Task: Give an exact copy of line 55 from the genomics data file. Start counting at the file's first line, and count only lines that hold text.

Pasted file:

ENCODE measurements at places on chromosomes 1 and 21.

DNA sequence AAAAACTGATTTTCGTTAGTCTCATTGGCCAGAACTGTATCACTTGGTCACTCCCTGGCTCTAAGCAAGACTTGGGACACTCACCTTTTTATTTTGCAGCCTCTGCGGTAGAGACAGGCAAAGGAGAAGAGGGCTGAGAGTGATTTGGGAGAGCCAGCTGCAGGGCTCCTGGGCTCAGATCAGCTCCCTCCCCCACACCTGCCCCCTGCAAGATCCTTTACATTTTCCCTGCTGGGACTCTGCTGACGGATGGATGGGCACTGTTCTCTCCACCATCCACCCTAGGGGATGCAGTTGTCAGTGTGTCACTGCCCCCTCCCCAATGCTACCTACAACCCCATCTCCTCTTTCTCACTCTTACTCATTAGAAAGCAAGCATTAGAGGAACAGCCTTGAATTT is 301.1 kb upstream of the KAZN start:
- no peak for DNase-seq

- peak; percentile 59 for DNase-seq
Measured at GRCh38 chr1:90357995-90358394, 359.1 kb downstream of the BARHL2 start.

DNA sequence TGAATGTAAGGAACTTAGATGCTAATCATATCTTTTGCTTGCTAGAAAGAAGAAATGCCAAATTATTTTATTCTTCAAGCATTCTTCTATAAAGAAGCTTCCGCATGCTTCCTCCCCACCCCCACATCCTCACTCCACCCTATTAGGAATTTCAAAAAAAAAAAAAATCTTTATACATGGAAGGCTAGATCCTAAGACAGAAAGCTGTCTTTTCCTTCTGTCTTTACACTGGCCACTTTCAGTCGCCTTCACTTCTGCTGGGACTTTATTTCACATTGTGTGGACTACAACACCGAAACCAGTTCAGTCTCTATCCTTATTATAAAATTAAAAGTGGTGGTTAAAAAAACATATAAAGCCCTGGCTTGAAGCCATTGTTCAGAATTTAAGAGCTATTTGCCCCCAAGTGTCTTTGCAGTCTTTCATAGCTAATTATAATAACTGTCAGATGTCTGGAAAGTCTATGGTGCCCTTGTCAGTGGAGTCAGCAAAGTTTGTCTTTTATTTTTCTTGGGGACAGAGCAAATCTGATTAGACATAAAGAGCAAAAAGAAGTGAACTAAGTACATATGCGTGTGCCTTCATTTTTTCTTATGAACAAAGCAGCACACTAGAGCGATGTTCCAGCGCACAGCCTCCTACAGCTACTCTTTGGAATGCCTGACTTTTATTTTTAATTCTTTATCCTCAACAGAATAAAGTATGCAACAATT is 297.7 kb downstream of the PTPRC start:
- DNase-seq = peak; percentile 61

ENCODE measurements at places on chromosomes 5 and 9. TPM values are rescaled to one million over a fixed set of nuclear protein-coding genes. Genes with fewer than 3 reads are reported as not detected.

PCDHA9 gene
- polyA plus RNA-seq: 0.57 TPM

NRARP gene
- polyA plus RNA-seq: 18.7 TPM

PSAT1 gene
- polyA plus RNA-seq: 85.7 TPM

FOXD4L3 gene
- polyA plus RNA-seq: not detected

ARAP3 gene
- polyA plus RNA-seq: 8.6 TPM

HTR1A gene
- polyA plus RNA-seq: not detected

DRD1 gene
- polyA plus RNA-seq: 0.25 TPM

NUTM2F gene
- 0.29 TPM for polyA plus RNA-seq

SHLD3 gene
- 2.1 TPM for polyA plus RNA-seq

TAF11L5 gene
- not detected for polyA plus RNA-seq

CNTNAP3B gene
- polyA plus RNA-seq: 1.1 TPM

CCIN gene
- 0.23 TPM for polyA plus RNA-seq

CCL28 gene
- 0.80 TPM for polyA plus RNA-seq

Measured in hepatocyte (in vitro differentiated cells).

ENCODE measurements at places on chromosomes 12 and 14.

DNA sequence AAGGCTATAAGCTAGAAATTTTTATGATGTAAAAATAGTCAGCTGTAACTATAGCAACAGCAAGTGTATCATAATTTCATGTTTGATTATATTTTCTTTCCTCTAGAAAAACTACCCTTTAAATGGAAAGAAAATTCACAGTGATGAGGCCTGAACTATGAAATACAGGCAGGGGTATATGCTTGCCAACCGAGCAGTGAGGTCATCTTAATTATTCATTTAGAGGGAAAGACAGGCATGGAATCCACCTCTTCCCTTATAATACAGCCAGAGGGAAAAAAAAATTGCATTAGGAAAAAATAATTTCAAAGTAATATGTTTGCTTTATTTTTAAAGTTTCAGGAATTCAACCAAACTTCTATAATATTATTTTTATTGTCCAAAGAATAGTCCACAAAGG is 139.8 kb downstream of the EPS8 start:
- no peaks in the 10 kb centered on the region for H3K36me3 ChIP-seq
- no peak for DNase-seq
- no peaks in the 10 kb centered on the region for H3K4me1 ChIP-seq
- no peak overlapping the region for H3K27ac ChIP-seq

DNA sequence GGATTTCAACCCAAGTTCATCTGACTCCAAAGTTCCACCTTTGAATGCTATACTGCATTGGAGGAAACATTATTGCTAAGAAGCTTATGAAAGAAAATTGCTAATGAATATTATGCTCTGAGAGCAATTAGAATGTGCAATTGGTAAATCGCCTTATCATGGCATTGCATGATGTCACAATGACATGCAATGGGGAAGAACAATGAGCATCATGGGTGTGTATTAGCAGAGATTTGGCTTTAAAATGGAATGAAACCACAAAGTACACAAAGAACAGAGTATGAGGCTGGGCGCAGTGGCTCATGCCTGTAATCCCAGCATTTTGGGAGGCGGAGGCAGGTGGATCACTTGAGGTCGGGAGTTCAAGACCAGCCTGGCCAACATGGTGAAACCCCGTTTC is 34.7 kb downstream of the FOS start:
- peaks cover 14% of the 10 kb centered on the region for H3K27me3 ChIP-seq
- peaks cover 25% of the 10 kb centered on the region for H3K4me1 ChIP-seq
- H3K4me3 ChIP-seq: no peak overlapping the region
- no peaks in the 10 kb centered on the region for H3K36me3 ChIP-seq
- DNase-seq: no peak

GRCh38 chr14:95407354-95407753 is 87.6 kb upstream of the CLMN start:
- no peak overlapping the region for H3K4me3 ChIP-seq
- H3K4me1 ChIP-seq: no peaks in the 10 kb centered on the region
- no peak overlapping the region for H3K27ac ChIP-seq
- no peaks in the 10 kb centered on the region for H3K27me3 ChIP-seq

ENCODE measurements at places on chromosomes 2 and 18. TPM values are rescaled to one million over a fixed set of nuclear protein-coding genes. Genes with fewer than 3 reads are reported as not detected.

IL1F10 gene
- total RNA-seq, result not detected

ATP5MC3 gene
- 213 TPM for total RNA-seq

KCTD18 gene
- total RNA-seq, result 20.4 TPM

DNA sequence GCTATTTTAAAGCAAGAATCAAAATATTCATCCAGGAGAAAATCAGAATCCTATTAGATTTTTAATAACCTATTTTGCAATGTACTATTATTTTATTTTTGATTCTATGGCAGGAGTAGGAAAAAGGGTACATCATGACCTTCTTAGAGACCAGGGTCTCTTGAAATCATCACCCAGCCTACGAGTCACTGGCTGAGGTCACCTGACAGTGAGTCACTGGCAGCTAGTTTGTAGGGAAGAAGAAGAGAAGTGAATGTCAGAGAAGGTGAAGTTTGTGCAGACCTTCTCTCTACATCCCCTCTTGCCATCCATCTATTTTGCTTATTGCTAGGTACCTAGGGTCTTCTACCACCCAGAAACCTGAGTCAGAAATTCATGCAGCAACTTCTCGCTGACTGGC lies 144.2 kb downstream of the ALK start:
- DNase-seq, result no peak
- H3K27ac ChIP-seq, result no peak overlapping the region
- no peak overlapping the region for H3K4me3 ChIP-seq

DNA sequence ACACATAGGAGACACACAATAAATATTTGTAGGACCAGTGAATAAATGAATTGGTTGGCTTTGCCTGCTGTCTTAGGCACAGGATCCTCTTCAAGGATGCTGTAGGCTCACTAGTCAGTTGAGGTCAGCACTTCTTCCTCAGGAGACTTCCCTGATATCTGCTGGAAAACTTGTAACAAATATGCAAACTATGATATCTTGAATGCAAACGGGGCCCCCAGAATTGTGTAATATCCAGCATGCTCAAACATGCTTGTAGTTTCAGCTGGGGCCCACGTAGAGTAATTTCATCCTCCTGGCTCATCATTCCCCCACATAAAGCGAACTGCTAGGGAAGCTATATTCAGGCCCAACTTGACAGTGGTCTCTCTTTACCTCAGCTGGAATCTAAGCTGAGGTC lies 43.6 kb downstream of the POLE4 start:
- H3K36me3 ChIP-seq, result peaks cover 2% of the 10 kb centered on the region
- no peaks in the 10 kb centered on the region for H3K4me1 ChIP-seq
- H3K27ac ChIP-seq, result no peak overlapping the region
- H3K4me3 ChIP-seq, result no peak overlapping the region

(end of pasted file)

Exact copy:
- total RNA-seq, result not detected